On a recent history of networking episode, Alia talked a little about *Maximally Redundant Trees* (MRTs), and the concept of *Depth First Search* (DFS) numbering, along with the idea of a *low point.* While low points are quickly explained in my new book in the context of MRTs, I thought it worthwhile to revisit the concept in a blog post. Take a look at the following network:

On the left side is a small network with the nodes (think of these as routers) being labeled from A through G. On the right side is the same network, only each node has been numbered by traversing the graph, starting at A. This process, in a network, would either require some device which knows about every node and edge (link) in the network, or it would require a distributed algorithm that “walks” the network from one node to another, numbering each node as it is touched, and skipping any node that has already been visited (again, for more details on this, please see the book).

Once this numbering has been done, the numbers now produce this interesting property: *if you remove the parent of any node, and the node can still reach a number lower than its own number, the network is two-connected.* Take E, numbered as 5, as an example. E’s parent is D, labeled as 3 on the numbered side of the illustration. If you remove D from the network, what is the lowest numbered node E can reach? Start by jumping to the lowest numbered neighbor. In this case, E only has one neighbor remaining, C, which is numbered 6. From here, what is the lowest numbered neighbor of C? It is A, with a number of 1.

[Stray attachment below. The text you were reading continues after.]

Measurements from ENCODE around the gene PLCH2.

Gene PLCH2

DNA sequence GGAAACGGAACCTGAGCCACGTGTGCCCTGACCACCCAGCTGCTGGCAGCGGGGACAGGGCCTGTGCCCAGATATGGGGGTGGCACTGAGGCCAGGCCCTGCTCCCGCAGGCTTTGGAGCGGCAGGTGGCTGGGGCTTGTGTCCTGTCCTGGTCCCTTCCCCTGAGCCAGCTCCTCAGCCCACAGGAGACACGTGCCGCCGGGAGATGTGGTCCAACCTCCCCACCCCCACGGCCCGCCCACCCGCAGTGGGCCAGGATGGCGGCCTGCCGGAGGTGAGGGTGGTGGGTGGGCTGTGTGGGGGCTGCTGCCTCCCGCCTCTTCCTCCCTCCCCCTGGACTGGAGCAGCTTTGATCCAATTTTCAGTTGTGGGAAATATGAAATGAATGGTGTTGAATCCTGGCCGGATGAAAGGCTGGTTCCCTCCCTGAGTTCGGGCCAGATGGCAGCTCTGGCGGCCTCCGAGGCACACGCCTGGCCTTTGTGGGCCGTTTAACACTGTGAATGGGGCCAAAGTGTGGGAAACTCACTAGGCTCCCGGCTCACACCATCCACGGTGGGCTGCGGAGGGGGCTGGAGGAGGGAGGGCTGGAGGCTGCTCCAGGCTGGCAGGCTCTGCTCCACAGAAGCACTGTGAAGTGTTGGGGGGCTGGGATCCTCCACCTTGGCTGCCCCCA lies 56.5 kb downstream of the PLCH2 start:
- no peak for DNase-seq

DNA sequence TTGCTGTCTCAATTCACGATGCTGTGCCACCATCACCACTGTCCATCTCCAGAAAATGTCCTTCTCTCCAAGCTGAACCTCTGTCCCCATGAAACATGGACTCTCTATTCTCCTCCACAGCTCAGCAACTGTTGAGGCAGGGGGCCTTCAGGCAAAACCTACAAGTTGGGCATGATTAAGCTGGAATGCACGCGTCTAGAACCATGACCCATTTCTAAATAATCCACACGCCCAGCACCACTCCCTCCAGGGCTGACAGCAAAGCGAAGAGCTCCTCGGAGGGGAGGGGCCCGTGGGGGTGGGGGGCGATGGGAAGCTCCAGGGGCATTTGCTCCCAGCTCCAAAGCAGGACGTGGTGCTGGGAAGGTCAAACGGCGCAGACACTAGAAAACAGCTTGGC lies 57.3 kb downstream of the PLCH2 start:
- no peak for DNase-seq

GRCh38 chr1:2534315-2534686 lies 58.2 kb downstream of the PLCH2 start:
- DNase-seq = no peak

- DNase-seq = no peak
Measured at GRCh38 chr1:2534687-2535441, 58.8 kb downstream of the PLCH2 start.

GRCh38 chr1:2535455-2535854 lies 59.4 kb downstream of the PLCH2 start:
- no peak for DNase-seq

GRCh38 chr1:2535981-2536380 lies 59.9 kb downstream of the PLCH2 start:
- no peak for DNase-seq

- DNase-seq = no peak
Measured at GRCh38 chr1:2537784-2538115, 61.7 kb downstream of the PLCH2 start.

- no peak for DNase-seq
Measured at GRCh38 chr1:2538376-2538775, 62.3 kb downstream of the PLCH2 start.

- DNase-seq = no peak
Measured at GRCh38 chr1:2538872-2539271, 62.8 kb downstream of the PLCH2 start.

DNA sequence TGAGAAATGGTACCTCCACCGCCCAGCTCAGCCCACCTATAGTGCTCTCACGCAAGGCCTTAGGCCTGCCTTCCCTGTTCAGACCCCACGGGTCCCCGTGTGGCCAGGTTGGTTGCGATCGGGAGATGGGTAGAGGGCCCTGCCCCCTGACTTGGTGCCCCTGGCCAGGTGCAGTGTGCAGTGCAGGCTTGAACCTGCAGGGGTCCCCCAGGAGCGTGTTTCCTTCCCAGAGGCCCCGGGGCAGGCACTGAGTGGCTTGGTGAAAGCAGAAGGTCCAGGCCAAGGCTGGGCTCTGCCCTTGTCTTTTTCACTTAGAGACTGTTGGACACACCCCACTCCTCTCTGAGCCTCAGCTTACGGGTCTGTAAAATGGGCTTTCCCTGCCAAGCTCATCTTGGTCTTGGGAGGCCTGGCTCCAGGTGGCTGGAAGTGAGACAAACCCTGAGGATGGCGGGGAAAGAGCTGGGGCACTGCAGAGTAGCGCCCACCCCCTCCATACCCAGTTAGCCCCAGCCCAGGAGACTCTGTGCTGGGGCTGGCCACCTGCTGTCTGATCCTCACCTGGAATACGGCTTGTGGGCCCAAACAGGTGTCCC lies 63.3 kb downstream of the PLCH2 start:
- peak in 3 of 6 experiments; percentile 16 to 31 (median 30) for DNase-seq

D, then, can reach a node which is numbered 1 through some other neighbor than its parent. This means D has some other path to the parent than through its parent, which means D is part of a topology with at least two connections to some other node in the network—it is *two connected.*

Using this sort of calculation, you can find alternate paths in a network. The problem with using DFS numbering for this is what was stated above—the calculation requires either a “walk through the network” protocol, or it requires some device with a complete view of the network (an LSDB, in link state terms). Neither of these are really conducive to real time calculation during a topology change. MRT solves this by using low points from DFS numbering with Dijkstra’s SPF algorithm to allow the calculation of disjoint paths in near real time in a distributed control plane.